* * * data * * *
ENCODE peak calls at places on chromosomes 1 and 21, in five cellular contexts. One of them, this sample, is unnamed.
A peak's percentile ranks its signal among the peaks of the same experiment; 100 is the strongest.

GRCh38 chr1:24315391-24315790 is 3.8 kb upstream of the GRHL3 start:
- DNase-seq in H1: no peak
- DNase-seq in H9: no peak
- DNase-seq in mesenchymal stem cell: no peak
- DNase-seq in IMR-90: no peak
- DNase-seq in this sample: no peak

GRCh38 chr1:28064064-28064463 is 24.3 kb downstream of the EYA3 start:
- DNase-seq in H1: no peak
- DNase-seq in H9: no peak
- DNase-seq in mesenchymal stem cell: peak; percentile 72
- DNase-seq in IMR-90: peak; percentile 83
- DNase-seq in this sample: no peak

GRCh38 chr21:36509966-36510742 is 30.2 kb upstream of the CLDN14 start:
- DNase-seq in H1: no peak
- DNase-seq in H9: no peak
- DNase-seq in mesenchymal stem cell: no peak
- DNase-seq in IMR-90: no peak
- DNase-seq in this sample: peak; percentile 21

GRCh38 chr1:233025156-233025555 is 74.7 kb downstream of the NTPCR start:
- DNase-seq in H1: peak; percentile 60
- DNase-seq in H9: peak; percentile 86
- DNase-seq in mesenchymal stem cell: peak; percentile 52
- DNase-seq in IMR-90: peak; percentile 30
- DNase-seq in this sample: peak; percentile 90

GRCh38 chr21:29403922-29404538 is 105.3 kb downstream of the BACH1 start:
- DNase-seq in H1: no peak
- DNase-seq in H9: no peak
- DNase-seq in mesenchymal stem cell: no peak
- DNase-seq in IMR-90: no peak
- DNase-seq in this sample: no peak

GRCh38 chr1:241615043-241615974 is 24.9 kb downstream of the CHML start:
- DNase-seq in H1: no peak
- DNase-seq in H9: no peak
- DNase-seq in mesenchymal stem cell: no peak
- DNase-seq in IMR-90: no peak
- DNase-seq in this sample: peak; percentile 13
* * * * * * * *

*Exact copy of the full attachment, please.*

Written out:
ENCODE peak calls at places on chromosomes 1 and 21, in five cellular contexts. One of them, this sample, is unnamed.
A peak's percentile ranks its signal among the peaks of the same experiment; 100 is the strongest.

GRCh38 chr1:24315391-24315790 is 3.8 kb upstream of the GRHL3 start:
- DNase-seq in H1: no peak
- DNase-seq in H9: no peak
- DNase-seq in mesenchymal stem cell: no peak
- DNase-seq in IMR-90: no peak
- DNase-seq in this sample: no peak

GRCh38 chr1:28064064-28064463 is 24.3 kb downstream of the EYA3 start:
- DNase-seq in H1: no peak
- DNase-seq in H9: no peak
- DNase-seq in mesenchymal stem cell: peak; percentile 72
- DNase-seq in IMR-90: peak; percentile 83
- DNase-seq in this sample: no peak

GRCh38 chr21:36509966-36510742 is 30.2 kb upstream of the CLDN14 start:
- DNase-seq in H1: no peak
- DNase-seq in H9: no peak
- DNase-seq in mesenchymal stem cell: no peak
- DNase-seq in IMR-90: no peak
- DNase-seq in this sample: peak; percentile 21

GRCh38 chr1:233025156-233025555 is 74.7 kb downstream of the NTPCR start:
- DNase-seq in H1: peak; percentile 60
- DNase-seq in H9: peak; percentile 86
- DNase-seq in mesenchymal stem cell: peak; percentile 52
- DNase-seq in IMR-90: peak; percentile 30
- DNase-seq in this sample: peak; percentile 90

GRCh38 chr21:29403922-29404538 is 105.3 kb downstream of the BACH1 start:
- DNase-seq in H1: no peak
- DNase-seq in H9: no peak
- DNase-seq in mesenchymal stem cell: no peak
- DNase-seq in IMR-90: no peak
- DNase-seq in this sample: no peak

GRCh38 chr1:241615043-241615974 is 24.9 kb downstream of the CHML start:
- DNase-seq in H1: no peak
- DNase-seq in H9: no peak
- DNase-seq in mesenchymal stem cell: no peak
- DNase-seq in IMR-90: no peak
- DNase-seq in this sample: peak; percentile 13